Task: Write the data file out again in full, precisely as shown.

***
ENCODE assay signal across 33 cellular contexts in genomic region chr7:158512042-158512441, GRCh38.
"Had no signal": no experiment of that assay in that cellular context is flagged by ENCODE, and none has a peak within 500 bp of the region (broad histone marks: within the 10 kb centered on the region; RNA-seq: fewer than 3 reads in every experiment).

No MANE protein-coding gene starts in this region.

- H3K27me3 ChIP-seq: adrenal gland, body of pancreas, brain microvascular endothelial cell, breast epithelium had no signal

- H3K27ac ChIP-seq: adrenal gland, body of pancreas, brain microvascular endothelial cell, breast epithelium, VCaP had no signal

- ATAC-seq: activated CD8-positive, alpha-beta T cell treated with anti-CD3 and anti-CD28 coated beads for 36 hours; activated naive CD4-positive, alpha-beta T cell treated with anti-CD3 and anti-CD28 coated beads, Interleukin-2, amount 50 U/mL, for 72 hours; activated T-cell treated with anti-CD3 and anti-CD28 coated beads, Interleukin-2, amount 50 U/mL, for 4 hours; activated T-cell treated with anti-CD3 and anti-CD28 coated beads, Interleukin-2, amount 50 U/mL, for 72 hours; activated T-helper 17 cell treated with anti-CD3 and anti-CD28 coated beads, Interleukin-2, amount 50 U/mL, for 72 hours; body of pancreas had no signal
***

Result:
ENCODE assay signal across 33 cellular contexts in genomic region chr7:158512042-158512441, GRCh38.
"Had no signal": no experiment of that assay in that cellular context is flagged by ENCODE, and none has a peak within 500 bp of the region (broad histone marks: within the 10 kb centered on the region; RNA-seq: fewer than 3 reads in every experiment).

No MANE protein-coding gene starts in this region.

- H3K27me3 ChIP-seq: adrenal gland, body of pancreas, brain microvascular endothelial cell, breast epithelium had no signal

- H3K27ac ChIP-seq: adrenal gland, body of pancreas, brain microvascular endothelial cell, breast epithelium, VCaP had no signal

- ATAC-seq: activated CD8-positive, alpha-beta T cell treated with anti-CD3 and anti-CD28 coated beads for 36 hours; activated naive CD4-positive, alpha-beta T cell treated with anti-CD3 and anti-CD28 coated beads, Interleukin-2, amount 50 U/mL, for 72 hours; activated T-cell treated with anti-CD3 and anti-CD28 coated beads, Interleukin-2, amount 50 U/mL, for 4 hours; activated T-cell treated with anti-CD3 and anti-CD28 coated beads, Interleukin-2, amount 50 U/mL, for 72 hours; activated T-helper 17 cell treated with anti-CD3 and anti-CD28 coated beads, Interleukin-2, amount 50 U/mL, for 72 hours; body of pancreas had no signal